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Consultants provided this week preliminary designs for a plaza at the northwest corner of Main and Craghead streets that will feature a multi-stage fountain, a promenade and restrooms.
The plaza is the centerpiece of the second phase of streetscape improvements in the River District, and it will serve as a signature or focal point. In addition, it will connect Main Street to Bridge Street and, if funding is later secured, function as a trailhead connecting downtown to the river.
To create the plaza, the section of Main Street from its intersection with Craghead Street to the Martin Luther King Jr. Bridge will be closed to vehicular traffic.
“The key component is (the closing of) this section of Main Street,” said John Schmidt, vice president of the consulting firm Land Planning & Design Associates (LPDA). “This section becomes fully pedestrian.”
When the section is closed, northbound motorists will access the bridge from Patton Street. Traffic patterns on Craghead Street and Patton Street will be altered to enhance traffic flow to the bridge.
The closing of this section of Main Street was envisioned more than a year ago in the initial River District study. Planners labeled this section as the “100 percent corner” because it serves as a gateway into downtown and the Tobacco Warehouse District.
“We have taken this original plan and refined it,” Schmidt said.
A walkway or promenade will traverse the entire length of the plaza, allowing pedestrians to stroll from Main Street to Bridge Street. The promenade will be composed of brick pavers matching the brick pavers that will be used in the widening of the Main Street sidewalks. The wider sidewalks are part of the first phase of streetscape improvements that is now under way.
The plaza’s most notable amenity, however, will be a multi-stage fountain that will be 40 feet in diameter. In the upper stage, seven water jets will shoot water vertically. The seven jets are meant to represent the Tobacco Warehouse District’s seven blocks, from the Carrington Pavilion to the new fountain, Schmidt said.
Below the jets will be scuppers that will allow the water to flow into the lower stage. Spills also will be placed at each end of the fountain.
The fountain will have lighting, but it will not be an advanced lighting system due to its cost to purchase and maintain.
Consultants say the fountain will be traditional in its use. “We are not promoting it as a water feature for citizens to get in,” Schmidt said.
JTI Leaf Services will pay for the materials and construction of the fountain. State and matching city funds have been set aside to pay for the closing of the street section and construction of the promenade.
If additional funding becomes available, public restrooms will be built in the plaza. Gary Harvey, architect for the Lynchburg firm of Craddock Cunningham Architectural Partners, presented preliminary designs this week for the restrooms.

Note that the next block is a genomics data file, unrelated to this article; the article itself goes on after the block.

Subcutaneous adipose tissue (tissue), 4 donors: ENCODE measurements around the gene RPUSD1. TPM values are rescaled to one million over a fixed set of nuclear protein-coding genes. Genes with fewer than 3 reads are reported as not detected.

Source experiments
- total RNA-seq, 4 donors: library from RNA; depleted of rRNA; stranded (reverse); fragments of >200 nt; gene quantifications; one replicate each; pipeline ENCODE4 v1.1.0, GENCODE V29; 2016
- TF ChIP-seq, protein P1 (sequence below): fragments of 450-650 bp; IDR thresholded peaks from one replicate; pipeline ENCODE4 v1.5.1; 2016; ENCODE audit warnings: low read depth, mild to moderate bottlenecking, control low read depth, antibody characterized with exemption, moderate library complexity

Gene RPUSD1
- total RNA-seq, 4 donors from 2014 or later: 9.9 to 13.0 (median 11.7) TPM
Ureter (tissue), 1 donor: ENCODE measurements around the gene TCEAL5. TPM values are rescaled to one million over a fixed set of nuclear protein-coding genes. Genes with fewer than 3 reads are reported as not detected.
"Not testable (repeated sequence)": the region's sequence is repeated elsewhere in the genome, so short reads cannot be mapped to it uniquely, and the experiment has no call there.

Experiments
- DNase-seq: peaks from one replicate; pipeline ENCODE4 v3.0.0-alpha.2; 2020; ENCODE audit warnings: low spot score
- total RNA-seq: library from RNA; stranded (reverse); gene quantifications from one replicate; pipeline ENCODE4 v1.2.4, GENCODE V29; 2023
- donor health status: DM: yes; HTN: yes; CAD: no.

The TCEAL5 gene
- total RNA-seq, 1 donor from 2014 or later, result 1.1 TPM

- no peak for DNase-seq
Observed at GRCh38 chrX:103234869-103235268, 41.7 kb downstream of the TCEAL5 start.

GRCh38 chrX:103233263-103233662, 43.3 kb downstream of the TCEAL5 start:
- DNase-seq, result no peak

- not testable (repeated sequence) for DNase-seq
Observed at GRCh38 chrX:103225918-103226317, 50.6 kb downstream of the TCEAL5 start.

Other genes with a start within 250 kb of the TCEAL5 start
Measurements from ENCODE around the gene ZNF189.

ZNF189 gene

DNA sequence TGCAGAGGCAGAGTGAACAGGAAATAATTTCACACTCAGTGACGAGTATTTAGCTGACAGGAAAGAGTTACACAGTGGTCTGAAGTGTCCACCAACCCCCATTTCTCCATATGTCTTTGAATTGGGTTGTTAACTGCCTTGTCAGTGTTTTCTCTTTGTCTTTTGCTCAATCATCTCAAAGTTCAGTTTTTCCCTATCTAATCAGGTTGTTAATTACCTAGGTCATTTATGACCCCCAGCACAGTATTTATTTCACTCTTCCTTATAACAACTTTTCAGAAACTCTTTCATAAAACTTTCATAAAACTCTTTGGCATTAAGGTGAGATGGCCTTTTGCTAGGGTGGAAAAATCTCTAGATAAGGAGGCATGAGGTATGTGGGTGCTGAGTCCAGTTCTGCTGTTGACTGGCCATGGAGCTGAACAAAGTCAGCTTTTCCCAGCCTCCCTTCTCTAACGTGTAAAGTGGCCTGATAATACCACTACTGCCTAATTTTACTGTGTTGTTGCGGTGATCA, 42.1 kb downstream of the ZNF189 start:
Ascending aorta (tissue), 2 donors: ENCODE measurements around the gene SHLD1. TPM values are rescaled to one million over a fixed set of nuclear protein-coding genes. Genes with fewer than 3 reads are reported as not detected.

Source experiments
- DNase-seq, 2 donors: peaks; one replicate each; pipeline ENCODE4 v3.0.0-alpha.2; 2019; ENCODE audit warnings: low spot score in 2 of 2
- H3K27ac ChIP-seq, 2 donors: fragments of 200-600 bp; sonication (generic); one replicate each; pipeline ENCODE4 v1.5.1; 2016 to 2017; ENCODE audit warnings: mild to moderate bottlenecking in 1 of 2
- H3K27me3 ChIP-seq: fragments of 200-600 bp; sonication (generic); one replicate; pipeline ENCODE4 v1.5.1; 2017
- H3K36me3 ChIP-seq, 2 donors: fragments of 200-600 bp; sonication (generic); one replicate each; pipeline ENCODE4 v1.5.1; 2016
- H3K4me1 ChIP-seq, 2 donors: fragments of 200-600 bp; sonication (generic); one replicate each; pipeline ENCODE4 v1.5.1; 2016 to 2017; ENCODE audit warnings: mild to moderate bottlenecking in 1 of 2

“The architecture style will mimic what is already in the River District,” Harvey said. “That is going to be important because this building will be one of the first things you see coming into Danville from the bridge. We want to make it look like it is not a brand new building.”
Funding availability also will determine whether a connector will be constructed from the plaza to the Riverwalk Trail on the north bank of the river. The connector would cross Martin Luther King Jr. Bridge using a dedicated lane. A wheelchair accessible ramp on the north side of the bridge would be constructed leading to the trail.
The restrooms and trail connector will cost an estimated $600,000.
The preliminary designs were presented at three meetings on Tuesday, beginning with an afternoon meeting of representatives from several city of Danville departments that will play a role in the project. A public meeting attended by River District merchants and business owners and operators was held later in the day. City Council viewed the designs at its meeting on Tuesday night.
The consultants will finalize the drawings in the next five to six weeks, and then present them to City Council for its approval. Construction bids will be solicited in late November or early December. Construction would begin in February and take nine months to complete, depending on weather conditions.
The first phase of the River District streetscape project began on Sept. 17 with the installation of a storm drainage system to serve several blocks of Main Street.
The first phase focuses on Main Street from Memorial Drive and Craghead Street to Floyd Street and on North Union Street from Main Street to Spring Street. In addition to installing a storm drainage system, funds are being used to widen existing sidewalks, install brick pavers, create more visible and safer pedestrian crossings, and provide amenities such as outdoor café space, trees, benches and new lighting.
Also as part of the project, the number of traffic lanes on Main Street will be reduced from three to two by eliminating the center turn lane. This change will allow for the wider sidewalks.
The streetscape project was determined to be the most feasible public project at this time following a study last year that identified public and private projects to bring new life to the River District. The district includes the downtown and tobacco warehouse areas.
For more information on the River District and the development project, visit the city of Danville’s website at www.danville-va.gov. For more information on LPDA and Craddock Cunningham Architectural Partners, visit www.lpda.net and www.ccappc.com.